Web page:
One thing I really like about Michael Ignatieff, as revealed in the video above, is that he answers questions directly and honestly. He treats his audience with respect. A knee-jerk response to the copyright question, in a room full of young students, would be to promise to remove restrictions.
But he doesn't do that. He presents it from both sides, reminding them that artists need to make a living, so copyright laws are in place to make sure that they can. Otherwise, we would have few artists. Van Gogh used to trade his paintings for rent and groceries and Picasso once had a cabinet built for him simply by signing his sketches.
Artists need to be able to support themselves.
The other thing I like about Michael Ignatieff is that, although he has made the list of the world's top 100 thinkers many times, from a variety of publications, his greatest gift is in making us think. We are all in this together.
Liberals offer 3 proposals for job creation
January 27, 2010
Liberal Leader Michael Ignatieff on Wednesday presented a three-pronged approach to generate long-term economic growth in Canada. (Remember the Barrie MP who states that Harper will never allow our economy to grow? That's not how neo-conservatism works.)
"Jobs are the priority for Liberals," Ignatieff told reporters on Parliament Hill. "We have to bring Canadians back to work."
Cash advance for some manufacturers
The Liberals' first proposal is providing a cash advance on the accelerated capital cost allowance (ACCA), a program that allows manufacturers to write off certain capital expenditures on new equipment designed to produce energy more efficiently or to produce energy from alternative, renewable sources. This proposal would help a sector that has been "particularly hard hit," Ignatieff said.
"The existing ACCA rules allow manufacturers to buy new equipment now and claim the allowance later when they're profitable, but that doesn't help if you can't get access to cash or credit right now," said Ignatieff.
Youth employment boost
The second proposal would tackle what Ignatieff called "the worst youth unemployment crisis in a generation" by providing financial incentives to companies to hire young Canadians.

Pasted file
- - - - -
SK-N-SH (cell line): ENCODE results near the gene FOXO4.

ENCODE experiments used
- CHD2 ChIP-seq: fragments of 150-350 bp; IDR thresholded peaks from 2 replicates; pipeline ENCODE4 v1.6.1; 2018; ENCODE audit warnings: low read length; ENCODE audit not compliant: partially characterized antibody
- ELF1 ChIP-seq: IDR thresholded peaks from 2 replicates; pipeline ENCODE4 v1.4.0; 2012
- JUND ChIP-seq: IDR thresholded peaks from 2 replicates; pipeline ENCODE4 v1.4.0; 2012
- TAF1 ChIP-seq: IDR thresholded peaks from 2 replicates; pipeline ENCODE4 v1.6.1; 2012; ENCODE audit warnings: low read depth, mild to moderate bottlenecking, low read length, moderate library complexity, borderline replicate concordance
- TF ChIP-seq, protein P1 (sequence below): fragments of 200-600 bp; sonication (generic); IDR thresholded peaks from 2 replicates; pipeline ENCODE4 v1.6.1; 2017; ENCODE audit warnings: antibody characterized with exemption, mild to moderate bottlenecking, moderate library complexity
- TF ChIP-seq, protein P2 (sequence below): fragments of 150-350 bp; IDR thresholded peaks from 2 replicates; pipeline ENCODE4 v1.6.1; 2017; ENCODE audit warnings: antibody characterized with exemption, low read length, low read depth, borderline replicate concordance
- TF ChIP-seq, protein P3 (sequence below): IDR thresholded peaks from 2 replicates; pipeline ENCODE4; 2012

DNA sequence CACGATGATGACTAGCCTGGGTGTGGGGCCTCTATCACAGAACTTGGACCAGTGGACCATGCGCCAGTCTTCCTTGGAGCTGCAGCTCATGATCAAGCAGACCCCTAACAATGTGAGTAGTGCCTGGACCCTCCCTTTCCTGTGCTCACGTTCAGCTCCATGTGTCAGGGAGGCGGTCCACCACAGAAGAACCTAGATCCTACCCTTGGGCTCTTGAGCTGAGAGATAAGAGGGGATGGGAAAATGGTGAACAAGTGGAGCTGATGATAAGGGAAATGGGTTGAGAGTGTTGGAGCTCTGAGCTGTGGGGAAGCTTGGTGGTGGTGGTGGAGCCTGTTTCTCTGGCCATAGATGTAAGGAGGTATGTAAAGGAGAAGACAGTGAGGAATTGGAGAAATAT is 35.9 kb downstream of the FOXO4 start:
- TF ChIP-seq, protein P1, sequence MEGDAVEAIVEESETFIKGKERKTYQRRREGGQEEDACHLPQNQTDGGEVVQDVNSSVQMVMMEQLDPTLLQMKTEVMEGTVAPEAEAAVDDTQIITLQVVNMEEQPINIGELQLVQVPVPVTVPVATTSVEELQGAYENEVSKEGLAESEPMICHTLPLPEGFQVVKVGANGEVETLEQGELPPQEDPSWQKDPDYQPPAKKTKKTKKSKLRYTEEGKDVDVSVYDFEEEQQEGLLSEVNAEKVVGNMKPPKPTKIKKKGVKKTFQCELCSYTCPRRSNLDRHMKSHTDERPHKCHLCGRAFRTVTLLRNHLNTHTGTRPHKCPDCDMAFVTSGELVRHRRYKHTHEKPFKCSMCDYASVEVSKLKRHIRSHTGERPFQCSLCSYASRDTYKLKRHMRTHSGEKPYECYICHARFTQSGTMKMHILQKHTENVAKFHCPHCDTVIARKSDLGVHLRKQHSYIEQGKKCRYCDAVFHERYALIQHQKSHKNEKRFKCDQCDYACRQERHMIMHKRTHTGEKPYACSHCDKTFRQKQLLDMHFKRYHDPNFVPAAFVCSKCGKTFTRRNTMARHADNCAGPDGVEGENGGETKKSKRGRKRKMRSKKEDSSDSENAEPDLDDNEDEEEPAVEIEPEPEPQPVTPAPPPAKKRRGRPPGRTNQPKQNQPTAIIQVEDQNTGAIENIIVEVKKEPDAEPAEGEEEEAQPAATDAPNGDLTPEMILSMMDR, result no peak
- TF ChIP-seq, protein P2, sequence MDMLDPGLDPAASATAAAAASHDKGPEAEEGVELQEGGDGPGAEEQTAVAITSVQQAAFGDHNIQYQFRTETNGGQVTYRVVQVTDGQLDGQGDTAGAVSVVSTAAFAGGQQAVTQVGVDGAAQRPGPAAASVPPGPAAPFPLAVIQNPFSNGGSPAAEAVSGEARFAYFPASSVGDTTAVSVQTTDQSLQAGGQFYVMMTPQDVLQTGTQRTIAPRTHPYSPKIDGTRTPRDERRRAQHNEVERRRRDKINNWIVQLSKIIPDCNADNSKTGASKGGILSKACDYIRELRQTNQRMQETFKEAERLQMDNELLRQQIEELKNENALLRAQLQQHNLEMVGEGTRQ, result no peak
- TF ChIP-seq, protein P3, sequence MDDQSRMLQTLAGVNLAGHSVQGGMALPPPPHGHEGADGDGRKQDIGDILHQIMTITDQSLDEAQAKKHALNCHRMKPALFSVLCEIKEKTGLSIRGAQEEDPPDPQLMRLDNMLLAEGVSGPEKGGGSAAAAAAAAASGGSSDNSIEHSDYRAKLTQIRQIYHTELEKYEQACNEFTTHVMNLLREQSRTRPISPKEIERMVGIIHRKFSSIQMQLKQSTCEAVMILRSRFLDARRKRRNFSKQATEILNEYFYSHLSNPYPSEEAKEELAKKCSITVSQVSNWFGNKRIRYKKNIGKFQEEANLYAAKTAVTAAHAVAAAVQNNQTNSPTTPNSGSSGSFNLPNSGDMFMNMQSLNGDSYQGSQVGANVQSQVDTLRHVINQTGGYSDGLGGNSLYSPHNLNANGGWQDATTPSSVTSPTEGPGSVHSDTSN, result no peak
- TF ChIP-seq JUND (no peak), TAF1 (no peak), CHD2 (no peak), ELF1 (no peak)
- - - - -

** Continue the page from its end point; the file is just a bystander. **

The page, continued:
The unemployment rate among those aged 15 to 24 was 16.1 per cent in December 2009, according to Statistics Canada, almost double the national average of 8.1 per cent. "We think this is a scandal," Ignatieff said. "You don't want the best and brightest in our country to start their working lives on the unemployment line."
The incentive would come in the form of an employment insurance holiday or straight grant. It would cost the government between $30 million and $100 million, said John McCallum, the Liberals' finance critic. The Canada Summer Jobs program, which provides funding to employers to hire students, should also be boosted, Ignatieff said.
Tax incentives for entrepreneurs
Finally, the Liberals suggested providing new tax incentives to encourage entrepreneurship in sectors like clean energy and the life sciences. "Encouraging venture capital investment is absolutely crucial to get improvement in our employment," said Ignatieff, adding that such investment is at a 14-year low.
Of the three, McCallum said, the first provides "a really good bang for the buck." It would cost the government initially between $20 million and $30 million, but the cash advance would eventually be paid back.
Together, the Liberals hope the proposals will "fire up investment" and get Canadians back to work, he said. Ignatieff also took a swipe at the Conservatives and in particular Prime Minister Stephen Harper, who has suspended Parliament until March.
"We've shown you can walk and chew gum at the same time," Ignatieff said of his party. "[Harper] shut the place down, but Liberals are still working, and we hope our proposals will help this government to recalibrate, as they call it."
He said he hopes the Conservatives will consider his party's proposals when they prepare their next budget.